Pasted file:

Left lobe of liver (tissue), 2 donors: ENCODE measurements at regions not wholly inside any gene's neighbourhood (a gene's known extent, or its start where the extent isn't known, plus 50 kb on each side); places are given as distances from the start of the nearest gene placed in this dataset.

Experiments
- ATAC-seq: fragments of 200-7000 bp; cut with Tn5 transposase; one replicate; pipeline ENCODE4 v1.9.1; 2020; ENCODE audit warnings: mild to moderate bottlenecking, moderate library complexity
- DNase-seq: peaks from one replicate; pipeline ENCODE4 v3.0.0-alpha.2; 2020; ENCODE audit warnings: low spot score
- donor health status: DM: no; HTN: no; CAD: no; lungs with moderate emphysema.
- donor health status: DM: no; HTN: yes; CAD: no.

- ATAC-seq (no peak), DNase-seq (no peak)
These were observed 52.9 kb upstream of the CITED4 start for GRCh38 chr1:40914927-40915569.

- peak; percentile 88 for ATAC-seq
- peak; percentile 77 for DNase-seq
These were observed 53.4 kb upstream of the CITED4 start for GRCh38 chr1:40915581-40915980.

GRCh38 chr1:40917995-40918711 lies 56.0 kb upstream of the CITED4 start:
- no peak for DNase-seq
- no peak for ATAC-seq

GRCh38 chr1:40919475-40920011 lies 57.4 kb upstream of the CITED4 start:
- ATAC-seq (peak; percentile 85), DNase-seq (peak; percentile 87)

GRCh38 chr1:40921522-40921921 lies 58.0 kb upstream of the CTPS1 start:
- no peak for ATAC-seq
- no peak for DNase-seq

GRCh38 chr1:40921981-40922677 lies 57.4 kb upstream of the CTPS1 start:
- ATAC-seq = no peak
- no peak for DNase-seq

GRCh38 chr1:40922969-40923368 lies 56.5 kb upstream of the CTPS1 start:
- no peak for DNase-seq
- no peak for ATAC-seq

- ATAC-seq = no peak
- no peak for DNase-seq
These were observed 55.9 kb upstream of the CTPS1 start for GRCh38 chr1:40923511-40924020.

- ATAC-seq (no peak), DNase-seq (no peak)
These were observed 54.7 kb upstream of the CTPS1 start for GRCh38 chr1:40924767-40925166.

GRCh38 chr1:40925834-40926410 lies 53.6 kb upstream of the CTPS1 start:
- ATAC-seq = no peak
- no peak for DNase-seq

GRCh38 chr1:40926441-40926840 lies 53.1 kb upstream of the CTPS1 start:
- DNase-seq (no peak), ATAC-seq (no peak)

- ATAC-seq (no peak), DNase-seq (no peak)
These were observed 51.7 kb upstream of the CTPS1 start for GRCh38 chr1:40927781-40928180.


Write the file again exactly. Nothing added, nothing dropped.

Left lobe of liver (tissue), 2 donors: ENCODE measurements at regions not wholly inside any gene's neighbourhood (a gene's known extent, or its start where the extent isn't known, plus 50 kb on each side); places are given as distances from the start of the nearest gene placed in this dataset.

Experiments
- ATAC-seq: fragments of 200-7000 bp; cut with Tn5 transposase; one replicate; pipeline ENCODE4 v1.9.1; 2020; ENCODE audit warnings: mild to moderate bottlenecking, moderate library complexity
- DNase-seq: peaks from one replicate; pipeline ENCODE4 v3.0.0-alpha.2; 2020; ENCODE audit warnings: low spot score
- donor health status: DM: no; HTN: no; CAD: no; lungs with moderate emphysema.
- donor health status: DM: no; HTN: yes; CAD: no.

- ATAC-seq (no peak), DNase-seq (no peak)
These were observed 52.9 kb upstream of the CITED4 start for GRCh38 chr1:40914927-40915569.

- peak; percentile 88 for ATAC-seq
- peak; percentile 77 for DNase-seq
These were observed 53.4 kb upstream of the CITED4 start for GRCh38 chr1:40915581-40915980.

GRCh38 chr1:40917995-40918711 lies 56.0 kb upstream of the CITED4 start:
- no peak for DNase-seq
- no peak for ATAC-seq

GRCh38 chr1:40919475-40920011 lies 57.4 kb upstream of the CITED4 start:
- ATAC-seq (peak; percentile 85), DNase-seq (peak; percentile 87)

GRCh38 chr1:40921522-40921921 lies 58.0 kb upstream of the CTPS1 start:
- no peak for ATAC-seq
- no peak for DNase-seq

GRCh38 chr1:40921981-40922677 lies 57.4 kb upstream of the CTPS1 start:
- ATAC-seq = no peak
- no peak for DNase-seq

GRCh38 chr1:40922969-40923368 lies 56.5 kb upstream of the CTPS1 start:
- no peak for DNase-seq
- no peak for ATAC-seq

- ATAC-seq = no peak
- no peak for DNase-seq
These were observed 55.9 kb upstream of the CTPS1 start for GRCh38 chr1:40923511-40924020.

- ATAC-seq (no peak), DNase-seq (no peak)
These were observed 54.7 kb upstream of the CTPS1 start for GRCh38 chr1:40924767-40925166.

GRCh38 chr1:40925834-40926410 lies 53.6 kb upstream of the CTPS1 start:
- ATAC-seq = no peak
- no peak for DNase-seq

GRCh38 chr1:40926441-40926840 lies 53.1 kb upstream of the CTPS1 start:
- DNase-seq (no peak), ATAC-seq (no peak)

- ATAC-seq (no peak), DNase-seq (no peak)
These were observed 51.7 kb upstream of the CTPS1 start for GRCh38 chr1:40927781-40928180.